The Power of YOU enrolled around 250 students in the 2014–2015 school year, and the program continues to grow. “We’re focused on building relationships with students,” said Thulani. “Knowing that they have someone in their corner to guide them through the intricacies of being a college student is of great comfort.”

Published May 2015

Our Voices: Katie Nadeau, Executive Assistant

Posted on: May 14th, 2015 by marketingworkstudy No Comments

Katie-Nadeau-200Underscoring the Importance of Executive Assistance

“There are a lot of stereotypes about this profession,” said Katie Nadeau, executive assistant to the CEO of the Minnesota Business Partnership (MBP). “But what it comes down to is that companies are looking for people who can actually deliver administrative support—and good administrators are leaders in their companies.”

Once slated as secretaries, executive assistants are charged with ever-increasing duties requiring data, privacy, detail and quick action. “To support a CEO requires not just office skills but also communication leadership and longer days than your boss,” said Katie. “Not many people understand how significant the role is, but executive assistants (EAs) have to know more than how to type; they need to understand and advance the priorities of their company.”

When Katie assumed her role with the MBP 11 years ago, she saw an opportunity to connect with fellow executive assistants. “I came from working in a small construction company and later with the Minnesota House of Representatives,” she said. “What I quickly found in my current position is that our members’ executive assistants are a tremendous resource not only to me, but to their company and the broader business community as well. I reached out to the other assistants and built a fantastic network of connections.”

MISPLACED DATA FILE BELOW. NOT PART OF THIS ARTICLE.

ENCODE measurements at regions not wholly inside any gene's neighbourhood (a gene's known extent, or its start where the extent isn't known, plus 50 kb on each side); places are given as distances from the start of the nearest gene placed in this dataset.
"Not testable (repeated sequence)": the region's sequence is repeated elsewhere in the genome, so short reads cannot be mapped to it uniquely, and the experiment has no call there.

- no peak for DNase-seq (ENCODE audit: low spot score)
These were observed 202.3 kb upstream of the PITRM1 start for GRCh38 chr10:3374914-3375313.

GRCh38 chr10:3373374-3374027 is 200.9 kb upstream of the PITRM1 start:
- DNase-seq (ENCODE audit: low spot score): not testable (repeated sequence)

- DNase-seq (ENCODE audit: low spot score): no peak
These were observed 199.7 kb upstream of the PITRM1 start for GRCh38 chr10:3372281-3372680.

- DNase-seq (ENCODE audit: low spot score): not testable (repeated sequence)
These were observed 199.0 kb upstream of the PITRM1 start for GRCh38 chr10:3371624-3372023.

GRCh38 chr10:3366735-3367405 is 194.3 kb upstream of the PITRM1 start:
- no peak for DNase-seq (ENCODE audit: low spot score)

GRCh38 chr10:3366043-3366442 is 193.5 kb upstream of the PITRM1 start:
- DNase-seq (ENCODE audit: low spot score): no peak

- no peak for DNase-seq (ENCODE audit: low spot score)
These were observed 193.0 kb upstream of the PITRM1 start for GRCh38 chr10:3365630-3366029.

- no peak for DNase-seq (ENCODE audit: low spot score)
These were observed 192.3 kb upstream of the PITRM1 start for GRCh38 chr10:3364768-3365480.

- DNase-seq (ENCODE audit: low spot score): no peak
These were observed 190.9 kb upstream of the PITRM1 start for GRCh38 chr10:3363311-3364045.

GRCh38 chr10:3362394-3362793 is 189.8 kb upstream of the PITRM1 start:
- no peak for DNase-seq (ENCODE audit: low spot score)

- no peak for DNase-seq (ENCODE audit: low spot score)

That network eventually led her to MCTC.

On any given day, 850 of approximately 12,000 total administrative assistant jobs in Downtown Minneapolis are open, according to MCTC Associate Vice President of Strategic Partnerships Mike Christenson. When Katie met Mike, she learned about the College’s Business Office Technology (BTEC) program which trains students for administrative assistant careers throughout the Twin Cities. “One of my first experiences with MCTC was connecting with the students,” said Katie. “After that, I recruited EAs to work with faculty to align the curriculum with skills that we knew were the biggest priorities in the executive assistant community.” The group, which included EAs from Target, Accenture, Tennant, PwC and MOM Brands, worked with BTEC instructors to design curriculum highlighting resume writing, interviewing skills, data security, paying attention to detail and other keys to success. She also helped the College build its connections with local companies to grow BTEC students’ internship opportunities.

“The BTEC program at MCTC has worked hard to reinvent itself. I’m grateful to the school for addressing the needs of Minnesota’s businesses by offering what has to be one of the best business support programs in the state,” said Katie, who also sits on the BTEC advisory committee that she and the College established over the last year. “It speaks to the dedication of the instructors and of the local executive assistant community that is committed to seeing this project succeed.”

“This partnership shows MCTC students how important these jobs are in our community.”

Published May 2015